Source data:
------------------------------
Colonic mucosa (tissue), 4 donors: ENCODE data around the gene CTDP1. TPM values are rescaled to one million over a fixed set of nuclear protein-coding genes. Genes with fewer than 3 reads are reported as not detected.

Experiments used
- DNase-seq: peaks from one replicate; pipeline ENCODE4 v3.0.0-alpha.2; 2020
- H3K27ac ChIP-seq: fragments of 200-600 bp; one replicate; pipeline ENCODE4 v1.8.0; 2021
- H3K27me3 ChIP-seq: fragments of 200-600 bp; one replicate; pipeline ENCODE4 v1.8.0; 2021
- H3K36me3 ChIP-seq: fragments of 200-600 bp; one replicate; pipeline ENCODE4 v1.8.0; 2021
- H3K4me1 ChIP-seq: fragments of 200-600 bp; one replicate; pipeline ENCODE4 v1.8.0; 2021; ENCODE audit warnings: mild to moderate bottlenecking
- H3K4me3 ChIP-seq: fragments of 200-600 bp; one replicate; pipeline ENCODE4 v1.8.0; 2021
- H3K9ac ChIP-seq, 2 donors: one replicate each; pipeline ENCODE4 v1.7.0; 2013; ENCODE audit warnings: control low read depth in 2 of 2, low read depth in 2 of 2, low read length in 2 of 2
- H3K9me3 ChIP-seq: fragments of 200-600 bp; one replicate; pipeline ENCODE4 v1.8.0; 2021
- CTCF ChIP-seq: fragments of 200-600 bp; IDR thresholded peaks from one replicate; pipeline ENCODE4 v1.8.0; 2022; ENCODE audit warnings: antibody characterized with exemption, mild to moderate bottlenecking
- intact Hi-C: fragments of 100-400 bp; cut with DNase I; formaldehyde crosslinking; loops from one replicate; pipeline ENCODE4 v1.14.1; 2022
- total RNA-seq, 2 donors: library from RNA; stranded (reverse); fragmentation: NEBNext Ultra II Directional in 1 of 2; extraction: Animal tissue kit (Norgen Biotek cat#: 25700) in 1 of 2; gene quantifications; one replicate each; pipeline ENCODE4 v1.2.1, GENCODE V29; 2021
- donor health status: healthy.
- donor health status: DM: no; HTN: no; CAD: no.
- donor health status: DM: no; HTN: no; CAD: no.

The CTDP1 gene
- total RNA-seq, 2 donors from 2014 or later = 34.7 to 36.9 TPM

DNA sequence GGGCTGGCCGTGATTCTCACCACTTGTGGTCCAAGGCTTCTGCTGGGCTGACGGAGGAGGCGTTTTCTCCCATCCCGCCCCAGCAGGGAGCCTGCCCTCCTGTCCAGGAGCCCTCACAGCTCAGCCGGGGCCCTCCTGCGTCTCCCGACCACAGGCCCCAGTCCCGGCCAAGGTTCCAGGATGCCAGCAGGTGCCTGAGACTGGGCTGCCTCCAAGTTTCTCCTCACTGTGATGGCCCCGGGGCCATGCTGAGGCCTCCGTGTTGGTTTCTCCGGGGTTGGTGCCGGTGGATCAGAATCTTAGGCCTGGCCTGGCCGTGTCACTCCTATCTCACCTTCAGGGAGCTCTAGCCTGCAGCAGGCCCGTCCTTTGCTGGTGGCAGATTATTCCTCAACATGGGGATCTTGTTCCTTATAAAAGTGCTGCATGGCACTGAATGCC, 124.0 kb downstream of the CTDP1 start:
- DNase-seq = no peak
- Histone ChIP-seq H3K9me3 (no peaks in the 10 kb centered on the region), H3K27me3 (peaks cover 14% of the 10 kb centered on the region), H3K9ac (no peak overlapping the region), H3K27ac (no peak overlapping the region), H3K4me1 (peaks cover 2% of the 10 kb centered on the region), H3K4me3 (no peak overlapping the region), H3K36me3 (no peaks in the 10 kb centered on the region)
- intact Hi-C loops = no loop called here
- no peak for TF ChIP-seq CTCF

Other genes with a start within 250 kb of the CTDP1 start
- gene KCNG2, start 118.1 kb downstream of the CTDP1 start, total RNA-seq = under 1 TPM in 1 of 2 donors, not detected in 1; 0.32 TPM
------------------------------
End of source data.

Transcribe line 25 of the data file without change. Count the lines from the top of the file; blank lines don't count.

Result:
- gene KCNG2, start 118.1 kb downstream of the CTDP1 start, total RNA-seq = under 1 TPM in 1 of 2 donors, not detected in 1; 0.32 TPM